The Zombie Bill Is Back

What is the least believable moment in the latest James Bond film? There are plenty of candidates, but the one that you may have overlooked is the public hearing where M defends the actions of her agency. That may be plausible for a movie set in...

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What is the least believable moment in the latest James Bond film? There are plenty of candidates, but the one that you may have overlooked is the public hearing where M defends the actions of her agency. That may be plausible for a movie set in the USA, where the head of the FBI can and does show up in the press all the time. But that sort of thing doesn't happen in Britain. Our security services simply don't trust us to know anything whatsoever about them.

When the police mess up, the chief constable is on TV. When social workers mess up, their boss is on TV. But when the security services fail to act on all the varied intelligence at their disposal to track a highly visible suspect who commits a horrific public murder, we have the Home Secretary on TV. Worse, we have all the people who wish they were Home Secretary blaming the failure of the Communications Data Bill rather than the failure of the security services.

This is clearly opportunism, as can be seen from the words of this Lib-Dem peer:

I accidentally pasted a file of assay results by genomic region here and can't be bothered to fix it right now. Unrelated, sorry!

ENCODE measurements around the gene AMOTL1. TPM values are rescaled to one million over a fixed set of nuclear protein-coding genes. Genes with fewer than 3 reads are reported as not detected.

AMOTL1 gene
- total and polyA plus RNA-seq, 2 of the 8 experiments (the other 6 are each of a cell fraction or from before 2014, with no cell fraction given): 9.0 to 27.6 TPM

Lord Carlile told the BBC that while it was not known whether the bill would have prevented this incident, "it might have [and] it would certainly help to prevent similar incidents in the future".

In other words, the Woolwich murder teaches us nothing about the need for CDB. It's just an excuse to resurrect the zombie bill no government can kill.

Why the opportunism? The news coverage and political backing shows the traces of carefully managed PR by political pros. Some well-connected people, able to influence a range of pretenders to the political throne, want to re-animate CDB and don't want us asking too many questions about why. Instead they are harnessing party politics and human revulsion at an otherwise unrelated crime to draw our eyes away from the well-established problems with CDB.

There's no doubt the changing, meshed society that's evolving under the influence of the internet poses new challenges for the security services, creating cracks in the protective wall they want to erect around us. But the CDB is clearly overkill - even the parliamentary committees formed to review it agree.

The problem with CDB is not the goal of empowering security services to protect us from bad actors (of the criminal type rather than the thespian variety). It's that the authors of the bill - all acting within the worldview of our ultra-secretive security services, if not in their direct employment - don't want to tell us the powers they actually want. So instead, they ask for an expansive, dangerous and ill-defined array of general powers that lack the corresponding transparency to protect us from their abuse. The things they want are hidden in there somewhere, but they don't want us to know where and they don't care about the harm the over-reach threatens.

We don't need the Communications Data Bill back. But as I've said before we do need some legislation that fills the crack in the defensive wall. We need that replacement to be carefully applied filler, and not a heavy layer of plaster covered in political whitewash. All the time unseen powers orchestrate cynical campaigns to leverage public tragedy, rather than stepping forward to honestly explain what powers they minimally need, we can be sure the right legislation has yet to be written.


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